|Title||A comparison of computerized adaptive testing and multistage testing|
|Publication Type||Journal Article|
|Year of Publication||2000|
|Journal||Dissertation Abstracts International: Section B: the Sciences & Engineering|
|Keywords||computerized adaptive testing|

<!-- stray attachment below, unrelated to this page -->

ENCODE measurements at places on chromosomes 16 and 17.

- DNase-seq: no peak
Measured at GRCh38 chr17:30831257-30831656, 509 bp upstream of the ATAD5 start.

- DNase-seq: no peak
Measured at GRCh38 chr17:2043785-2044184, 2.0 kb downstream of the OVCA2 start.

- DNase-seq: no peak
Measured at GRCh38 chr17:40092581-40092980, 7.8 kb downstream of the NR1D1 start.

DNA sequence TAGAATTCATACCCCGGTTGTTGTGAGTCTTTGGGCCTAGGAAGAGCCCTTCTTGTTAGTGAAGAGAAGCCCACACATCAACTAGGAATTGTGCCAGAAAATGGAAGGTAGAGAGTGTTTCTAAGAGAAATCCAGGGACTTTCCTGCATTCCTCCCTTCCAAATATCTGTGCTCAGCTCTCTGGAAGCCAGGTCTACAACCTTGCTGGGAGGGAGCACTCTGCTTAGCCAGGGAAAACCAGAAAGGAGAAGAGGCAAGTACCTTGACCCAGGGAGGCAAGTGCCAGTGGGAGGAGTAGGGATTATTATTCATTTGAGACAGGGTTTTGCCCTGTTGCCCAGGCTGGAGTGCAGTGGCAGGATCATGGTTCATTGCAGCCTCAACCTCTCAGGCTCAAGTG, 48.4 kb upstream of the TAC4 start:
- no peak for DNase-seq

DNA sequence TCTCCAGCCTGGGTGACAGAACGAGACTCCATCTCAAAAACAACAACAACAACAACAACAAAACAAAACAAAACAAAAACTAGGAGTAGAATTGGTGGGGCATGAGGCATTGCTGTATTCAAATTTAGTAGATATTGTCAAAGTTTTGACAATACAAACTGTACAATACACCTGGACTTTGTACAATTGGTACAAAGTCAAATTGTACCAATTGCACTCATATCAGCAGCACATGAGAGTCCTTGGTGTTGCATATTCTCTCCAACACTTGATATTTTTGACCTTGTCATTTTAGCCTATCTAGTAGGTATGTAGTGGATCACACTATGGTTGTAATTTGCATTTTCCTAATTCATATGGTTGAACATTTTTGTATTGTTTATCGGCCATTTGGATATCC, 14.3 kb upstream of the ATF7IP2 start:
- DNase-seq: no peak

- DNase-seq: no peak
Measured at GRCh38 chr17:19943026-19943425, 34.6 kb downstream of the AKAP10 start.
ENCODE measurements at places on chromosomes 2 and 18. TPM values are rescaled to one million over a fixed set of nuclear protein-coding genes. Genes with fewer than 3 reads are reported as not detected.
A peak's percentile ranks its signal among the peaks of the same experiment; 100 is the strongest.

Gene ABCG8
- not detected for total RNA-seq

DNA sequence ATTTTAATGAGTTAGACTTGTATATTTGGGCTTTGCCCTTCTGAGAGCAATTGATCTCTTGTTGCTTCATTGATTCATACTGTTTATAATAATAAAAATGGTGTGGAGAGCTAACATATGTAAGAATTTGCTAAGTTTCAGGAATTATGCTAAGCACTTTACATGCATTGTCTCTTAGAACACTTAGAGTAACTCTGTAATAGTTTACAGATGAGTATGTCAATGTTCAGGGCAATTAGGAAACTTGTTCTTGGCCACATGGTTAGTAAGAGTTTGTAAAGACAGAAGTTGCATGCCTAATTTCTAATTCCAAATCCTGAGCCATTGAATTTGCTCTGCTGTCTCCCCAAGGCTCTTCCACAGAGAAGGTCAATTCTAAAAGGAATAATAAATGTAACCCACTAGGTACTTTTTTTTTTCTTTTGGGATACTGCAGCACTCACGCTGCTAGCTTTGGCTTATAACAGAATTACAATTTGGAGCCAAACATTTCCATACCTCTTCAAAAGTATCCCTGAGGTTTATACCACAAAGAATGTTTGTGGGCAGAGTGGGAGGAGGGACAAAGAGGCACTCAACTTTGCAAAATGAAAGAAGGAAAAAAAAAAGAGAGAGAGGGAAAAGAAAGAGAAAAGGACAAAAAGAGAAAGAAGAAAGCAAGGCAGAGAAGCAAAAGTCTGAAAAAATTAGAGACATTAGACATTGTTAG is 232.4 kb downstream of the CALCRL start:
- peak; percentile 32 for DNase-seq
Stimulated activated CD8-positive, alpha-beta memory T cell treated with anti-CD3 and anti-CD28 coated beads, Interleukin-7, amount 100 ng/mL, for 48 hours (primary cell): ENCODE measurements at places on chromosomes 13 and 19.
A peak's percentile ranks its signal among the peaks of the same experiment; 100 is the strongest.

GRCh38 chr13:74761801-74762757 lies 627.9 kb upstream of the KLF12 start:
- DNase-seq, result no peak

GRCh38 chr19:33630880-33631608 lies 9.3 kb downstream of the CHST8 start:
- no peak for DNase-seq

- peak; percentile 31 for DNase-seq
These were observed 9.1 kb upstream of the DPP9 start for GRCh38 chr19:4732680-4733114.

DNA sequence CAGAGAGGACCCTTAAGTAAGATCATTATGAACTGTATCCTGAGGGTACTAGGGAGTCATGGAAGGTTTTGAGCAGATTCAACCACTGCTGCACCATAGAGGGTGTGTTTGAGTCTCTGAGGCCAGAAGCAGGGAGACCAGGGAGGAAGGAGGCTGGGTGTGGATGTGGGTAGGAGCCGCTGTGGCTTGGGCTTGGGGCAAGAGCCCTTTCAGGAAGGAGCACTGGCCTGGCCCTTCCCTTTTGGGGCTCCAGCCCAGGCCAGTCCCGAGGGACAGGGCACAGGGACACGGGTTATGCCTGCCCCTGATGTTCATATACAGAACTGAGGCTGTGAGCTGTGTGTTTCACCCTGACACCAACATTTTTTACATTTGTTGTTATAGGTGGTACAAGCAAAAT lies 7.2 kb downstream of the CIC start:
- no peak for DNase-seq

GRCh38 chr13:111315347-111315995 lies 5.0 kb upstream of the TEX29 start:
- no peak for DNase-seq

There is considerable evidence to show that computerized-adaptive testing (CAT) and multi-stage testing (MST) are viable frameworks for testing. With many testing organizations looking to move towards CAT or MST, it is important to know what framework is superior in different situations and at what cost in terms of measurement. What was needed is a comparison of the different testing procedures under various realistic testing conditions. This dissertation addressed the important problem of the increase or decrease in accuracy of ability estimation in using MST rather than CAT. The purpose of this study was to compare the accuracy of ability estimates produced by MST and CAT while keeping some variables fixed and varying others. A simulation study was conducted to investigate the effects of several factors on the accuracy of ability estimation using different CAT and MST designs. The factors that were manipulated are the number of stages, the number of subtests per stage, and the number of items per subtest. Kept constant were test length, distribution of subtest information, method of determining cut-points on subtests, amount of overlap between subtests, and method of scoring total test. The primary question of interest was, given a fixed test length, how many stages and many subtests per stage should there be to maximize measurement precision? Furthermore, how many items should there be in each subtest? Should there be more in the routing test or should there be more in the higher stage tests? Results showed that, in general, increasing the number of stages from two to three decreased the amount of errors in ability estimation. Increasing the number of subtests from three to five increased the accuracy of ability estimates as well as the efficiency of the MST designs relative to the P&P and CAT designs at most ability levels (-.75 to 2.25). Finally, at most ability levels (-.75 to 2.25), varying the number of items per stage had little effect on either the resulting accuracy of ability estimates or the relative efficiency of the MST designs to the P&P and CAT designs. (PsycINFO Database Record (c) 2003 APA, all rights reserved).